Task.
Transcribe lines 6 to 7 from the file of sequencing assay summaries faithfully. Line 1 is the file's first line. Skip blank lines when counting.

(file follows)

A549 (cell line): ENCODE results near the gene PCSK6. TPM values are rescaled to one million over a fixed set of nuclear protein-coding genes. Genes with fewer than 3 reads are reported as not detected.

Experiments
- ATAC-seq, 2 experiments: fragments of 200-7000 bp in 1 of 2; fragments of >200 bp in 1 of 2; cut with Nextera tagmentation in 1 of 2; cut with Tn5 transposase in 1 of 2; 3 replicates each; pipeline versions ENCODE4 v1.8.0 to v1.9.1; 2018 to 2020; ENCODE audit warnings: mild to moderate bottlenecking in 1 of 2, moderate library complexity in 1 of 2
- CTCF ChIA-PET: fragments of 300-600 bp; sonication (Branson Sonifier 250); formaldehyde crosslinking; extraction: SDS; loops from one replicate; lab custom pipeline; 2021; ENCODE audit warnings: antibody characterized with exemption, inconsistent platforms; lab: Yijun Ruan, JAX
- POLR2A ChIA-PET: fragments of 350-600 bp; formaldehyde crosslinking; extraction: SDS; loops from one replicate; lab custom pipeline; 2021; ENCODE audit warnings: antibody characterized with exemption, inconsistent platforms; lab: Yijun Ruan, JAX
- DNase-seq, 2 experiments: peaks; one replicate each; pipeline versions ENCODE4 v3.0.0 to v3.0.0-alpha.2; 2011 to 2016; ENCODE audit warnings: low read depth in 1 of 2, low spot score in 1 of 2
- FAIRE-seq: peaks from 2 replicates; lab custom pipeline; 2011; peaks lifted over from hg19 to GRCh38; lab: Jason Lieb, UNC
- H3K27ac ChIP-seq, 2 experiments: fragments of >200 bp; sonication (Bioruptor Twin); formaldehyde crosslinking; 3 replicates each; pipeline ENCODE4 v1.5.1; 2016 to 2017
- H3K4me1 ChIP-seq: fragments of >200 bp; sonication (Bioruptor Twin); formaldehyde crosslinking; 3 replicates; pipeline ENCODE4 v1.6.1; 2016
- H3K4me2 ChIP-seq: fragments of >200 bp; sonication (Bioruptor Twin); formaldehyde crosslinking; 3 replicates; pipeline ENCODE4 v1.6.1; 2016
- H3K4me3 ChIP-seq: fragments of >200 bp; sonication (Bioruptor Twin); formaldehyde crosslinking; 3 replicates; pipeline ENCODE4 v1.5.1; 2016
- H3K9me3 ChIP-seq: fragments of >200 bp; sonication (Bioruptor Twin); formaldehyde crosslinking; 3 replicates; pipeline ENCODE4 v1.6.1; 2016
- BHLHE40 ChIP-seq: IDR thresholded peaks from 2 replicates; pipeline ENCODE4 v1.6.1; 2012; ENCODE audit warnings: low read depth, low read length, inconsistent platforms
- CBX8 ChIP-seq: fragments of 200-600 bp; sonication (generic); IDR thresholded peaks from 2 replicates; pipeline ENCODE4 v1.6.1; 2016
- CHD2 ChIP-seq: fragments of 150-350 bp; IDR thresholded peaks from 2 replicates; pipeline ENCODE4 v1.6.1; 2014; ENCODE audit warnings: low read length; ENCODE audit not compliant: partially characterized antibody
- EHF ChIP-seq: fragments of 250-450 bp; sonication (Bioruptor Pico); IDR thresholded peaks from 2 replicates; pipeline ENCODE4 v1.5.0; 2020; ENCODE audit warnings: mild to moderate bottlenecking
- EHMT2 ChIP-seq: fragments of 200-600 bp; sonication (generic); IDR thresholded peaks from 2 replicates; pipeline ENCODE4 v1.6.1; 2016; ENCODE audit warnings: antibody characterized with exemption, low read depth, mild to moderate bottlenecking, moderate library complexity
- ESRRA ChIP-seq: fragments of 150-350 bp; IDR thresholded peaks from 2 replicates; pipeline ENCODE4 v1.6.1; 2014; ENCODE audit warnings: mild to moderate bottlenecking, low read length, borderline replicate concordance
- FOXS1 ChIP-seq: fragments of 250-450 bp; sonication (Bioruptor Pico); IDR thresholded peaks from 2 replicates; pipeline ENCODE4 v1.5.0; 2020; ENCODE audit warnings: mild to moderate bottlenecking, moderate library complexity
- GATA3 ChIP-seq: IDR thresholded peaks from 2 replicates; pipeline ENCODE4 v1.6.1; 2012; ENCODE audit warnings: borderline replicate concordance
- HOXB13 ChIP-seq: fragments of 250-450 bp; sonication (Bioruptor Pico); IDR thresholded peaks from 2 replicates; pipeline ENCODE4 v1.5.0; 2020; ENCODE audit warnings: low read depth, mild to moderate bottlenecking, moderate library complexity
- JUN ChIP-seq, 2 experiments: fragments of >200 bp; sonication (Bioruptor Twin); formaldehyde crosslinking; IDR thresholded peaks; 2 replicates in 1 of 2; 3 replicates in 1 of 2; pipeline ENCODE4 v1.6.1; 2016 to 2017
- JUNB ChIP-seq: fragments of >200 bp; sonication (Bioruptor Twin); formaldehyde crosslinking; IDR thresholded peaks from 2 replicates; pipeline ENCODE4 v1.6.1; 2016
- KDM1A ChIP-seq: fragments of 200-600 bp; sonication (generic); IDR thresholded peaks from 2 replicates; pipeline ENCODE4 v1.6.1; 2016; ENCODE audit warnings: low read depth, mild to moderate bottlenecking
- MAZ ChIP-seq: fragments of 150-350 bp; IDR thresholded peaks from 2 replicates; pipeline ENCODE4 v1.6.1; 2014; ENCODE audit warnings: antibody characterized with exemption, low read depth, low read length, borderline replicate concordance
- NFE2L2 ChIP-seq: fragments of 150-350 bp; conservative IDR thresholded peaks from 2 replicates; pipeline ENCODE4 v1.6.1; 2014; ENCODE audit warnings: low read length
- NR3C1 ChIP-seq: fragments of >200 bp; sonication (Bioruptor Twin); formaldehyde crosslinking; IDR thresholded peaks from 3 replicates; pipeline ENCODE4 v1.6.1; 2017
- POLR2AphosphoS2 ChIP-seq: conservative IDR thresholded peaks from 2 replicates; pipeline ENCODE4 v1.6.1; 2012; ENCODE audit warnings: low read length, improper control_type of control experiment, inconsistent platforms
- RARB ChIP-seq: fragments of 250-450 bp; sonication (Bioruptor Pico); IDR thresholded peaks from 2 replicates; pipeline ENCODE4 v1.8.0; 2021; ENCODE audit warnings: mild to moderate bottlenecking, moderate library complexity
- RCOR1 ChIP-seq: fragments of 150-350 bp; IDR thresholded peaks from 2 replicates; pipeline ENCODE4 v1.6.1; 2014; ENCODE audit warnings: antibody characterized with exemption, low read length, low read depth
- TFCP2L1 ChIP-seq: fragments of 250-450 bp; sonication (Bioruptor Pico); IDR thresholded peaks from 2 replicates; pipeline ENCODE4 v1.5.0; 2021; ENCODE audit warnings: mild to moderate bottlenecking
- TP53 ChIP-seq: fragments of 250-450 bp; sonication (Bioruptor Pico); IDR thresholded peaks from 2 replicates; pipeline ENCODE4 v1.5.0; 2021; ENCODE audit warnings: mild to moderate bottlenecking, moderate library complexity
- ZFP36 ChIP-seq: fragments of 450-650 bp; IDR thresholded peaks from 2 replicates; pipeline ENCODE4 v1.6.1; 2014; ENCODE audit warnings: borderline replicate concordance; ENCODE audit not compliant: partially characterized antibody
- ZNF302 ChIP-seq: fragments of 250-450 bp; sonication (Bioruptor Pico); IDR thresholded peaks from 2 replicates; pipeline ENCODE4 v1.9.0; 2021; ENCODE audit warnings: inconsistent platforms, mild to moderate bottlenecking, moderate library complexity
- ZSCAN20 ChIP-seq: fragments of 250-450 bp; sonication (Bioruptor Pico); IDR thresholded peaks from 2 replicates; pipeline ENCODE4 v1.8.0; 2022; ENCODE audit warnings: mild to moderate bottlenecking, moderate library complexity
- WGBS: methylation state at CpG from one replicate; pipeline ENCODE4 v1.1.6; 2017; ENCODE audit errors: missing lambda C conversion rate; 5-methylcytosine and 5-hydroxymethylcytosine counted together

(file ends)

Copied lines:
- DNase-seq, 2 experiments: peaks; one replicate each; pipeline versions ENCODE4 v3.0.0 to v3.0.0-alpha.2; 2011 to 2016; ENCODE audit warnings: low read depth in 1 of 2, low spot score in 1 of 2
- FAIRE-seq: peaks from 2 replicates; lab custom pipeline; 2011; peaks lifted over from hg19 to GRCh38; lab: Jason Lieb, UNC